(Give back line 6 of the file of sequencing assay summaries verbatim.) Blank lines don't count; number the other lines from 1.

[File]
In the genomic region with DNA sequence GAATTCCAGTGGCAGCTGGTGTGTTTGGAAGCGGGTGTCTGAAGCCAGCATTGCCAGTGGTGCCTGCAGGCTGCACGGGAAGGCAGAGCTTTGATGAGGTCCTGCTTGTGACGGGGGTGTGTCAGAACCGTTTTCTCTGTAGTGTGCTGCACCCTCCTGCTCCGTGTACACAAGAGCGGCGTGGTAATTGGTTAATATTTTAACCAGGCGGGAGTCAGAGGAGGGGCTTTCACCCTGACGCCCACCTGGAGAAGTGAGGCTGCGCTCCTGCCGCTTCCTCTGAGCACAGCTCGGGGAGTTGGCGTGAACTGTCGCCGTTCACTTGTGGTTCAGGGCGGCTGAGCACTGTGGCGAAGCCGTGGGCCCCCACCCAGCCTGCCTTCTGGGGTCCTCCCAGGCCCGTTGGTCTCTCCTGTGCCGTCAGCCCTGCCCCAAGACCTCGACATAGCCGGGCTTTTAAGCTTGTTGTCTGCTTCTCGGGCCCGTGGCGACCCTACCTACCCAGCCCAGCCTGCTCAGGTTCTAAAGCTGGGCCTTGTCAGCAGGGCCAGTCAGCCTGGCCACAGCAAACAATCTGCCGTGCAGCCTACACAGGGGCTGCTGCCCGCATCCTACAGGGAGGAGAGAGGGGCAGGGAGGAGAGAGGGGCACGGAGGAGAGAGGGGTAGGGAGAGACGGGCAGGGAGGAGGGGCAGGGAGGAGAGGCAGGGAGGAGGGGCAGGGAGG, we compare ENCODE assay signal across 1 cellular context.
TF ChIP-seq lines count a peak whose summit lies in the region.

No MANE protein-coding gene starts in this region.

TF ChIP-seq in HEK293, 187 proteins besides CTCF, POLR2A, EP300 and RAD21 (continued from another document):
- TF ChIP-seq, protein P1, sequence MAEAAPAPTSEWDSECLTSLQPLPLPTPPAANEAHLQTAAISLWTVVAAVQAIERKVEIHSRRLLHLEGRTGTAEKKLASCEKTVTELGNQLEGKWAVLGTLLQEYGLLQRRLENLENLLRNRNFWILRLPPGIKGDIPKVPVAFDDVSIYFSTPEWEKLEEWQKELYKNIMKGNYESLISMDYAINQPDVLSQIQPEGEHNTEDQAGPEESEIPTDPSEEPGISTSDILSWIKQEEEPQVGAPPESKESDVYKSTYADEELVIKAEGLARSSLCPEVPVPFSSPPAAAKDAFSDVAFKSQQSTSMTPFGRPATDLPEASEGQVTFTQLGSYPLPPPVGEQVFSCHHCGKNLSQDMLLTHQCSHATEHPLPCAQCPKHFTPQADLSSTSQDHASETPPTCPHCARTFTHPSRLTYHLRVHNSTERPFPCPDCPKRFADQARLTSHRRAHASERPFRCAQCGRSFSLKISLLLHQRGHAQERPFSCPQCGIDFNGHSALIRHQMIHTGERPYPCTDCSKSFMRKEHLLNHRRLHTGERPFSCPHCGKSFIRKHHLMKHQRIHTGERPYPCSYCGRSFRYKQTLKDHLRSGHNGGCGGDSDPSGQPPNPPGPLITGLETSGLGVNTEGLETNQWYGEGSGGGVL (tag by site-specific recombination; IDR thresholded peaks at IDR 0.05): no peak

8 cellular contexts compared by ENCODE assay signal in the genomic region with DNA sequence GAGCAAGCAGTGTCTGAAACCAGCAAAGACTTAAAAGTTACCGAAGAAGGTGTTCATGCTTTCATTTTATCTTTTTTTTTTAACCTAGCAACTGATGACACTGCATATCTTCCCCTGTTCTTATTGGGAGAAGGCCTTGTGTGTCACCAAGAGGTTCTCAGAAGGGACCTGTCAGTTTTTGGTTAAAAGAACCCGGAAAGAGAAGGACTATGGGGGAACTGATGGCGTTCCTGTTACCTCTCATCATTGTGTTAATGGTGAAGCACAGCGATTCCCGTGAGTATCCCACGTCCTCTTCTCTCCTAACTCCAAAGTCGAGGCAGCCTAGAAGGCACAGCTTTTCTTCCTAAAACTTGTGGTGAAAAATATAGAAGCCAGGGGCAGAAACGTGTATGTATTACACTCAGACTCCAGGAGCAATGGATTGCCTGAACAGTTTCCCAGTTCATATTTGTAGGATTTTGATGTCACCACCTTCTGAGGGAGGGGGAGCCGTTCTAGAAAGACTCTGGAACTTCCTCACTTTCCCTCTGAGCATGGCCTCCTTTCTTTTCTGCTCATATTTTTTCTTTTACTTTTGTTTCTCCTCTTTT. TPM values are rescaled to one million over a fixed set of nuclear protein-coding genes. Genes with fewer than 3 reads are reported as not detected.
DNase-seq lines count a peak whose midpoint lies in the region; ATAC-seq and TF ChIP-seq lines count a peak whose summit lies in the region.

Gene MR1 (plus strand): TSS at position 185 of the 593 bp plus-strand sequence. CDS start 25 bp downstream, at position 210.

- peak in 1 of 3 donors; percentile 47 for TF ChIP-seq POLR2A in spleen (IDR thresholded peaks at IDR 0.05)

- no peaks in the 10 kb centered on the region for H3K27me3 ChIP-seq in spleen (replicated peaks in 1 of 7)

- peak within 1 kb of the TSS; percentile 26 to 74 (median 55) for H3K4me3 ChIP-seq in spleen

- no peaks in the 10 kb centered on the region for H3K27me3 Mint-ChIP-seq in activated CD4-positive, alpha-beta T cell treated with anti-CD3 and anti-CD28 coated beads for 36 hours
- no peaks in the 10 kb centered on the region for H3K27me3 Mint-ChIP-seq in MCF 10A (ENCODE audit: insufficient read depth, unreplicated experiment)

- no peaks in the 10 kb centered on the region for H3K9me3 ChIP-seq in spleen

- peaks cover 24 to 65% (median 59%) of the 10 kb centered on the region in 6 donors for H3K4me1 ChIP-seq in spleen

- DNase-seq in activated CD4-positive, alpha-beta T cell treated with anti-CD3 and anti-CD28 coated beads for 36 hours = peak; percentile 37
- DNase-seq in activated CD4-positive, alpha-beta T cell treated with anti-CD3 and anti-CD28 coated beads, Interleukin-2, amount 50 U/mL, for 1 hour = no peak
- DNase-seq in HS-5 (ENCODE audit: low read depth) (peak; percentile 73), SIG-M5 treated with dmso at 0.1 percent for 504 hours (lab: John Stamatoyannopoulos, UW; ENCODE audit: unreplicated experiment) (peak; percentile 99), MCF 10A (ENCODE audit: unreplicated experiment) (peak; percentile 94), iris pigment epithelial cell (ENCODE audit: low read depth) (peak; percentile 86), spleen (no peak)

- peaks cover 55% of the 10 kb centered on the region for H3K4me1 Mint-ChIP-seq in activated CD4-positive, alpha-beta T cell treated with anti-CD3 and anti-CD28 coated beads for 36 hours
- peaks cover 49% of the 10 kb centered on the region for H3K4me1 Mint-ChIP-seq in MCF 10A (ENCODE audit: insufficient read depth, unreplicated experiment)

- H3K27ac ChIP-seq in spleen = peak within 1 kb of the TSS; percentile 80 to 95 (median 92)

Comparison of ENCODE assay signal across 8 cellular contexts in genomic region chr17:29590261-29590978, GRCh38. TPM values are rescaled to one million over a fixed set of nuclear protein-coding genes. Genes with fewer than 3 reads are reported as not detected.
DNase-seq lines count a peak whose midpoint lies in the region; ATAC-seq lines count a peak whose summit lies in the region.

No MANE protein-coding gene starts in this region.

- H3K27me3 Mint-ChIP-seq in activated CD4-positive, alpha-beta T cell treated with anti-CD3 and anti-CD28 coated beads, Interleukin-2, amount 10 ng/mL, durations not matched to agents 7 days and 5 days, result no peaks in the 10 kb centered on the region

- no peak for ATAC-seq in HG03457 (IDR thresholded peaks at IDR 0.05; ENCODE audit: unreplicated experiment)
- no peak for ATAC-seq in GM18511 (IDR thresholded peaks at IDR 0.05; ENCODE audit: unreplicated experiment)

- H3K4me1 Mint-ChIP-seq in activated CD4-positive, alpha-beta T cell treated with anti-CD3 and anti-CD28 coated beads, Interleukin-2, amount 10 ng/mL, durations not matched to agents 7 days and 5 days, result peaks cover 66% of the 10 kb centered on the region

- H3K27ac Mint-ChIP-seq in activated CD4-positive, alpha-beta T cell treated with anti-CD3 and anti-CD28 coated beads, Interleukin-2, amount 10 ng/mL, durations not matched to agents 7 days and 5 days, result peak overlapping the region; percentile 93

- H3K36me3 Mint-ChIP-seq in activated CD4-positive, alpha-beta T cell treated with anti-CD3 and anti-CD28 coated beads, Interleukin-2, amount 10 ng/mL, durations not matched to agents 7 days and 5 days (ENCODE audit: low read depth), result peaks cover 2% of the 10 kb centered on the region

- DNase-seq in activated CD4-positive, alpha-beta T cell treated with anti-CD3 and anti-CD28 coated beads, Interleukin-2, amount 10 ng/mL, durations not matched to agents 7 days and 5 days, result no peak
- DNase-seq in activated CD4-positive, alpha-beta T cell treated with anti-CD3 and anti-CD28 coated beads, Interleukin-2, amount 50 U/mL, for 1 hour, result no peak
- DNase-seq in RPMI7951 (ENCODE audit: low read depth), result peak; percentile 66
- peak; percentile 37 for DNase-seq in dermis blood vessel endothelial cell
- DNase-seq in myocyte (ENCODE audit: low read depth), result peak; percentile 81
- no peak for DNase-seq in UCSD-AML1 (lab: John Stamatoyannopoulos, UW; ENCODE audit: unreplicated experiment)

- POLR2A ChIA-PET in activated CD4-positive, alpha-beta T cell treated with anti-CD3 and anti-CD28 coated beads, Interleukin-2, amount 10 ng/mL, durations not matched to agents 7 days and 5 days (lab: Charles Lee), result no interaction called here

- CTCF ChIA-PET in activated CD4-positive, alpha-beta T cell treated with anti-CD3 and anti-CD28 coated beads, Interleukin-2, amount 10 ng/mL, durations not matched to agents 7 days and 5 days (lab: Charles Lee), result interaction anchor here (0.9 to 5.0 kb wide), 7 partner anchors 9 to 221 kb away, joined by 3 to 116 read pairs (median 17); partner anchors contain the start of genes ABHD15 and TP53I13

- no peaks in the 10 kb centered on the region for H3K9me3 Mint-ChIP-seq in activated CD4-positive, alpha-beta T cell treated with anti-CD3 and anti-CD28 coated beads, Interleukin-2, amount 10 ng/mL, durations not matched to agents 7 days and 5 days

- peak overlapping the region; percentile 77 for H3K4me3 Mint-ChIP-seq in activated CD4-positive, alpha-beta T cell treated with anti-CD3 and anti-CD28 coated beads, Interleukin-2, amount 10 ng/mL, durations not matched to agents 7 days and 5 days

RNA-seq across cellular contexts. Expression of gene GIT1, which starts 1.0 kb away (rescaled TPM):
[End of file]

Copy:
8 cellular contexts compared by ENCODE assay signal in the genomic region with DNA sequence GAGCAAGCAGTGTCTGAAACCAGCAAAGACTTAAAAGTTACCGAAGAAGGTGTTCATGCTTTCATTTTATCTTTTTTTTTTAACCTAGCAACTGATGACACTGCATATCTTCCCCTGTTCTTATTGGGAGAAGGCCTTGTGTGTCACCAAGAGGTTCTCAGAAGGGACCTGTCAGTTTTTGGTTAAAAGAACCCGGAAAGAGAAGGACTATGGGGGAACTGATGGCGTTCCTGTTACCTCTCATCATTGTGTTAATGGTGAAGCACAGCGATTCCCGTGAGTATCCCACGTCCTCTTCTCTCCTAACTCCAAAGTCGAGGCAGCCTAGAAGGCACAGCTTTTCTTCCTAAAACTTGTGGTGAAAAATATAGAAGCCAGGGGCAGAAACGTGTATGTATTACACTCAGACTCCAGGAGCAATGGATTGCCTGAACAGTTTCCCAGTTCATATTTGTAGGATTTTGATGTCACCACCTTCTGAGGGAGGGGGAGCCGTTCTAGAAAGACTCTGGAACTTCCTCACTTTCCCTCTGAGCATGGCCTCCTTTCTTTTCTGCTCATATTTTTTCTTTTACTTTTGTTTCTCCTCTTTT. TPM values are rescaled to one million over a fixed set of nuclear protein-coding genes. Genes with fewer than 3 reads are reported as not detected.